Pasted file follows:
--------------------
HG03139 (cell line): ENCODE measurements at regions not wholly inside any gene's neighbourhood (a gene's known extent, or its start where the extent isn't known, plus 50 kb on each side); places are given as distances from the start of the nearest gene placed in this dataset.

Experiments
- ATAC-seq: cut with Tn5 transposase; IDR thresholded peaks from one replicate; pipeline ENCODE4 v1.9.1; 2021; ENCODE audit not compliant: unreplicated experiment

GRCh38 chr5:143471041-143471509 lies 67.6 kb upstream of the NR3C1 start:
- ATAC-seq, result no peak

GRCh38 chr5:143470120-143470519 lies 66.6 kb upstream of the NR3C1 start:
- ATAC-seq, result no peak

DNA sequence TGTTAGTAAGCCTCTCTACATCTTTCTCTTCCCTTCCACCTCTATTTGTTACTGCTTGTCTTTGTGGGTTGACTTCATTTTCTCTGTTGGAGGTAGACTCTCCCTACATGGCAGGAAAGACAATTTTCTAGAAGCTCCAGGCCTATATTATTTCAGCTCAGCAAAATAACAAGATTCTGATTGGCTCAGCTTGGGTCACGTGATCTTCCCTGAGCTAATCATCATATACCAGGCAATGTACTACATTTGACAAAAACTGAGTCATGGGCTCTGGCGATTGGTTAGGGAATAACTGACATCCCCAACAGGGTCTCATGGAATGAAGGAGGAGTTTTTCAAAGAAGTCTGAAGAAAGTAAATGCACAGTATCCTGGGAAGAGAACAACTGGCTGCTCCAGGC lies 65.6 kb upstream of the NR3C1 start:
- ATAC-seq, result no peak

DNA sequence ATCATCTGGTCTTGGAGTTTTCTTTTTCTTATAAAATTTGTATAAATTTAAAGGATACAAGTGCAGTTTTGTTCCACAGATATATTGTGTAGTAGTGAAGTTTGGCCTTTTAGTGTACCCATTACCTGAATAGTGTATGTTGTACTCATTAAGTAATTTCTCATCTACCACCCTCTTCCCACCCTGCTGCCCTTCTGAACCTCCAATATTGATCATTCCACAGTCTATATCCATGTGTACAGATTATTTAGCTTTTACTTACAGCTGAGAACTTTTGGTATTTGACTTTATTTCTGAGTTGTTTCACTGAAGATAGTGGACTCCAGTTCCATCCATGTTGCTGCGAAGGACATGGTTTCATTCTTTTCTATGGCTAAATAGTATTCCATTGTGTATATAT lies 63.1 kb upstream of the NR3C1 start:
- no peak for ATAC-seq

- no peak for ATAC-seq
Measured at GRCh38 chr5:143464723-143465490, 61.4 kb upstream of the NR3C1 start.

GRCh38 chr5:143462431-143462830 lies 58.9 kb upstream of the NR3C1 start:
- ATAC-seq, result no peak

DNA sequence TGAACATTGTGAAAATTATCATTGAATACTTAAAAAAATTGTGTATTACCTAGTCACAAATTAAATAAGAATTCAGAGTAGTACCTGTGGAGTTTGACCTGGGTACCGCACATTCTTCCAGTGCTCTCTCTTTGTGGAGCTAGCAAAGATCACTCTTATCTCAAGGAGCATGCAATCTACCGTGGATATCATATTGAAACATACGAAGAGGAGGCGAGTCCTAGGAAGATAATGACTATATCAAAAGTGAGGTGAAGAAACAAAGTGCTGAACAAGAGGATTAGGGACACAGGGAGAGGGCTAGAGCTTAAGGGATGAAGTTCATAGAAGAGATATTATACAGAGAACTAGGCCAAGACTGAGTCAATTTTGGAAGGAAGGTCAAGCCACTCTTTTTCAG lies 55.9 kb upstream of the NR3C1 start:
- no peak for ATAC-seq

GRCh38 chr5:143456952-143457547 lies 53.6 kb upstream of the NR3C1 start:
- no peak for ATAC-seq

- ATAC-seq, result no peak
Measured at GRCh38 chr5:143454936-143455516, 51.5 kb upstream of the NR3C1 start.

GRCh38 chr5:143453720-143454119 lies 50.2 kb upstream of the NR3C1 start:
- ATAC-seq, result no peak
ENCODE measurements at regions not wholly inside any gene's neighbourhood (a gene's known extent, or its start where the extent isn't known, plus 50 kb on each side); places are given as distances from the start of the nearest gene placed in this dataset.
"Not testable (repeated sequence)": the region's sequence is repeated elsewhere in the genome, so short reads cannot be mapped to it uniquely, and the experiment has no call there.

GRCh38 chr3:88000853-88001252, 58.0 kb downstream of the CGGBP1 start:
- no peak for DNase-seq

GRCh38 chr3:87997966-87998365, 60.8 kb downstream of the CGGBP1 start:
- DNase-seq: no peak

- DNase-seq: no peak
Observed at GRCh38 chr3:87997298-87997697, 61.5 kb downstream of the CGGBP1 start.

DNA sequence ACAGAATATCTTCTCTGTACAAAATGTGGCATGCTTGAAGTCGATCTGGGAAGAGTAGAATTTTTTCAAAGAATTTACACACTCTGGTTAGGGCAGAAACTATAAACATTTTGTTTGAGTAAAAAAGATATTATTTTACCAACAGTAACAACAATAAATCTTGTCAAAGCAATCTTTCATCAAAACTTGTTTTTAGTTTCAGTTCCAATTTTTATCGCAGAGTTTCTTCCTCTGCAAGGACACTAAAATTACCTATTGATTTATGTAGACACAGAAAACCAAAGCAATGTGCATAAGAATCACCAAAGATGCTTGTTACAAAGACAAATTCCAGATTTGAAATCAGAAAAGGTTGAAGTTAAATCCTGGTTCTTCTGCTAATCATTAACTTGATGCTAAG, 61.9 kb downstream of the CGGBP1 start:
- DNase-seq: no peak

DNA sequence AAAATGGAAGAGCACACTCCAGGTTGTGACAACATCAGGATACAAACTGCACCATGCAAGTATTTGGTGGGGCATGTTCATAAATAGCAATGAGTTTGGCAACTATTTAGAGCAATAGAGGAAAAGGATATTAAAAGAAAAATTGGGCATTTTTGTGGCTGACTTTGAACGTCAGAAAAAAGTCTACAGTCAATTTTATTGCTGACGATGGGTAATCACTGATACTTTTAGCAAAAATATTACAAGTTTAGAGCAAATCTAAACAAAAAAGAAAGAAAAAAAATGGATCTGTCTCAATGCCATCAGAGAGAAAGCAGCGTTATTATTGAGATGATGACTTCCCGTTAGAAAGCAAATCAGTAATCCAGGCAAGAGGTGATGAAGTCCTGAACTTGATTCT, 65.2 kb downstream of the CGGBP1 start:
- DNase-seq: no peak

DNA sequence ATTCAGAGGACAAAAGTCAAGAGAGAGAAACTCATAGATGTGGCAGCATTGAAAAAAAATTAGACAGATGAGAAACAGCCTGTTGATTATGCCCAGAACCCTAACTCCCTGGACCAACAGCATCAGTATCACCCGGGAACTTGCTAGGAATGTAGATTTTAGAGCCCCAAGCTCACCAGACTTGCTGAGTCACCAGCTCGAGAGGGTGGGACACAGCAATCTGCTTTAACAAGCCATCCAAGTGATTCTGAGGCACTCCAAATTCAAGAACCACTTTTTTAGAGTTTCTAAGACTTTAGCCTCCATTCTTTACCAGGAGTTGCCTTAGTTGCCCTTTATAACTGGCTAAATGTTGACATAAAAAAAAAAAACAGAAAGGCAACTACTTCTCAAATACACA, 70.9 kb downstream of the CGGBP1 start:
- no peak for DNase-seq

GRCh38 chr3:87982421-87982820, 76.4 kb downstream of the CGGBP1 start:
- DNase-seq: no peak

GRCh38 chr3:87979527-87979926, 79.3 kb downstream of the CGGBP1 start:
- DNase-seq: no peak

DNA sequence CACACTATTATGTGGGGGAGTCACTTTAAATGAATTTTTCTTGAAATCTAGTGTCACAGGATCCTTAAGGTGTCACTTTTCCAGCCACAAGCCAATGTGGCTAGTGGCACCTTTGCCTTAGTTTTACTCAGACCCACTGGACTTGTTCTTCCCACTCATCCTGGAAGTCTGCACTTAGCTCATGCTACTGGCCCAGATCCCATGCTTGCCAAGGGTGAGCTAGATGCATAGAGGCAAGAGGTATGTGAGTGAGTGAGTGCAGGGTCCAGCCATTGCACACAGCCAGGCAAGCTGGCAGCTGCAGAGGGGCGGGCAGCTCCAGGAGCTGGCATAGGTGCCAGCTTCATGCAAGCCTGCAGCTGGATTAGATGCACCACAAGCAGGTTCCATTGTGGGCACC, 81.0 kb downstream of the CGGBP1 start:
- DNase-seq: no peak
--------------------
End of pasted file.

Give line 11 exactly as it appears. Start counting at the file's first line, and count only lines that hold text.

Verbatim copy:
- no peak for ATAC-seq